Getting Ahead of the Nursing Shortage Through Innovation and Technology
By Iman Abuzeid, M.D.
There are approximately three million nurses in the U.S., 700,000 of which are projected to retire or leave the workforce within the next six years. Filling these vacancies will require more than one million new registered nurses.(1) Even today, nearly 200,000 nursing positions sit unfilled at any given time.(2) One thing is certain: If our existing recruiting methods can’t handle today’s shortage, they aren’t going to handle tomorrow’s.
The problem with traditional recruiting processes
Most hospitals depend on online job posting sites such as Indeed, LinkedIn, Monster, and their own job board. Yet this approach is resource-heavy, time consuming, costly and ineffective. Based on research by Incredible Health, a tech-enabled, data driven, healthcare career marketplace, a typical hospital in a busy urban area would need to screen 500 online applicants to identify just 50 potential candidates leading to the hire of just one person. That’s a hire rate of just 0.2%. Hospital job boards are only slightly higher at 2.6%. (3)
To address the shrinking candidate pool, many hospitals have begun offering elaborate sign-on bonuses, some reaching as high as six-figures. For rural hospitals with fewer candidates, the challenge is even greater. Convincing candidates from urban areas to relocate to a small town can be difficult. In response, some hospitals have begun offering free dorm-type housing for candidates who don’t want to move.(4)
Outsourcing can be an appealing alternative for hospitals with limited recruiting staff. But handing the process over to a third party can be costly, especially in today’s competitive environment. It is not unheard of for agencies to charge up to 20% of a candidate’s salary, which can be as much as $20,000 or more per hire.(5) Outsourcing also carries an element of risk as hospitals give up control of the candidate experience. In a recent study of nurses in high-shortage locations around the U.S., respondents cited everything from poorly written introductory letters to unfriendly reps to delayed and even a complete lack of responses. Several said the reps did not present the offer or the company in a positive or compelling manner. For many, the negative experiences were enough to impact their decision.(6)
The cost of inefficiency
A 2016 report by Barclays indicates the average 300 to 500-bed hospital loses nearly $90,000 a day when understaffed.(7) By increasing the number of registered nurses, hospitals stand to save up to $3 billion from reduced hospital stays and adverse events.(8) According to the Safe Staffing for Nurse and Patient Safety Act, suboptimal staffing levels also increases readmissions, which Medicare estimates at $26 billion a year overall.(9)
In addition to increased costs, studies show a significant correlation between low staffing, quality of care, and mortality as well.(10) When positions remain unfilled, existing nursing staff have to work to fill the gap, taking on additional shifts and working longer hours. When quality suffers, so does patient satisfaction and a hospital’s HCAHPS (Hospital Consumer Assessment of Healthcare Providers and Systems) Star Ratings.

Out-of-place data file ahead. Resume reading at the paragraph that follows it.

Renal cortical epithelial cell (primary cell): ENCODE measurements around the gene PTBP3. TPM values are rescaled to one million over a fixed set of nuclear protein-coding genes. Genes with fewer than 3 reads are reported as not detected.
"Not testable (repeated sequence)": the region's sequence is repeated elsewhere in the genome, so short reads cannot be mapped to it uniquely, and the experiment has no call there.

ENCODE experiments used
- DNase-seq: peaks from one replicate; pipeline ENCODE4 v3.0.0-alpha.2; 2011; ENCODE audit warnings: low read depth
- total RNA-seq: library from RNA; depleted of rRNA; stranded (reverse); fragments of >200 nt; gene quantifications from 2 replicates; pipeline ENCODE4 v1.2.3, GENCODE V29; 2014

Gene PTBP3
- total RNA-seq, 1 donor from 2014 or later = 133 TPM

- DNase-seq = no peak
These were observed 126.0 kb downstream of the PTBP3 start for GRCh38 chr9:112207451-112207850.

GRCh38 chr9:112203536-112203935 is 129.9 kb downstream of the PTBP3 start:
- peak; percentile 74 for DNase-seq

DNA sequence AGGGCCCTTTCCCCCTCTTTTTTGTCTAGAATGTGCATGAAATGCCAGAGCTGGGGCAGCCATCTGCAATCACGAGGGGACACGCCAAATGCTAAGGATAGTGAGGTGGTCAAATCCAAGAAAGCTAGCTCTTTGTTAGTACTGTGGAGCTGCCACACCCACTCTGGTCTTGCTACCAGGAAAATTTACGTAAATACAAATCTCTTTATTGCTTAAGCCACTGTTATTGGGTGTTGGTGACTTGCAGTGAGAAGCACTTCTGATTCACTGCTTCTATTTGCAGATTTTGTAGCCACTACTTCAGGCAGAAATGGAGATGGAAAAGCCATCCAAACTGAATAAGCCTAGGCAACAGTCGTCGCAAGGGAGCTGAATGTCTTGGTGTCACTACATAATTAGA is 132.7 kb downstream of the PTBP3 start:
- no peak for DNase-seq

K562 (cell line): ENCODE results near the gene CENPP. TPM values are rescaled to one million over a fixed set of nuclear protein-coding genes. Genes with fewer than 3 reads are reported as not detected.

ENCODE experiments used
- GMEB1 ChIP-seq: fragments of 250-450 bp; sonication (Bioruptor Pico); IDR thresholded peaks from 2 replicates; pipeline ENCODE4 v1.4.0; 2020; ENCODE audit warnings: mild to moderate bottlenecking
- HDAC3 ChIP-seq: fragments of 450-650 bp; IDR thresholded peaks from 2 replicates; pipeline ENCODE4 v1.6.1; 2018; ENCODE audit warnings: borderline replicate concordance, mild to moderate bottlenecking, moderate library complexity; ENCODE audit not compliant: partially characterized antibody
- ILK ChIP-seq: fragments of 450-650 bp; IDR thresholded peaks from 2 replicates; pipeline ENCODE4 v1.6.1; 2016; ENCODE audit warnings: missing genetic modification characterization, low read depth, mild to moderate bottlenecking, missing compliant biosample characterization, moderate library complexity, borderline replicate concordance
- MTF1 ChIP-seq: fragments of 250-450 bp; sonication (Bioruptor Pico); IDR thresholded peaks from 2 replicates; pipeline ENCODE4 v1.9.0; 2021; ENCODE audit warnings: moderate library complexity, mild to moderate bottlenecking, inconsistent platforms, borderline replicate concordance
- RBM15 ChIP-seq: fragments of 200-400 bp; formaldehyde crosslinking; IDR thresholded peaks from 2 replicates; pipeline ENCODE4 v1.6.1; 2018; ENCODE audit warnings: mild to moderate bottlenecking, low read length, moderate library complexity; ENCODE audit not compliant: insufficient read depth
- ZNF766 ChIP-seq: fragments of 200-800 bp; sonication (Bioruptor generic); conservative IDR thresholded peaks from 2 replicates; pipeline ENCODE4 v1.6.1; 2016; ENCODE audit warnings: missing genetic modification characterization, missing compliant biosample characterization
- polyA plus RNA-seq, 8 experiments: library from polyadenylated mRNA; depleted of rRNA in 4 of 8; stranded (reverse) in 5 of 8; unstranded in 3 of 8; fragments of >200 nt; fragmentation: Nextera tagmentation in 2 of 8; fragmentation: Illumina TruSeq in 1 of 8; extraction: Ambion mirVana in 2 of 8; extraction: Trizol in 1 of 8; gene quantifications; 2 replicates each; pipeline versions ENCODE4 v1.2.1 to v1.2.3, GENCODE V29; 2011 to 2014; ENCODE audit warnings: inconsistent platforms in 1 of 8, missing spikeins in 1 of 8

Taking a page from dating apps
Technology has transformed the way people connect. Rather than relying on family, friends or chance to identify an ideal partner, individuals can now turn to online dating apps. To use the app, members create profiles and indicate what they find most desirable in a partner. The app’s algorithms sort through multiple data points in the member database to identify ideal candidates. Users are presented with only those best meeting their criteria and who are actively looking. By eliminating all others, users can find their ideal partner faster and with less effort. Today, one in three marriages begins online.(11)
Incredible Health takes a similar approach to healthcare recruiting. Through its proprietary screening technology, Incredible Health is able to quickly identify the best matches for both a hospital and a clinician. When recruiters from multiple hospitals sends interview requests to candidates, the candidate gets to decide which interview to accept or decline. Its extensive, dynamic database of experienced nurses includes 58% with specialty experience like ER, OR, Critical Care, L&D and Cath Lab, and 16% are experienced RN managers and directors. The average tenure is 12.9 years and all nurses hold current state licenses and certifications. Requirements to be included in the database are stringent; only the top 25% of nurse applicants are accepted.
Today, 60% of California hospitals use Incredible Health to help find registered nurses.
A large health system in the greater Los Angeles area had more than 150 nurse and nurse leadership vacancies across its six hospitals. Best practice for filling positions necessary to keep hospitals fully staffed is 25 days; however, the health system was experiencing 70 days or longer, especially for hard-to-fill areas and nurse leadership. The health system chose to partner with Incredible Health to improve its sourcing and hiring processes. With just one hour of training, the recruiting team at the health system was up and running. The results were fast and significant:
Not changing is not an option
“Insanity is doing the same thing over and over again and expecting different results.” This famous quote can easily be applied to the healthcare recruiting process. To protect hospital revenue and ensure quality outcomes, hospitals and health systems need to take steps now to get ahead of the quickly escalating nursing shortage.
Leveraging technology like Incredible Health can help hospitals flip the script on the recruitment process, dramatically shortening their sourcing and hiring cycles with better results, less effort, and reduced cost per hire.
7 2016 Barclays US Healthcare Facilities Outlook Report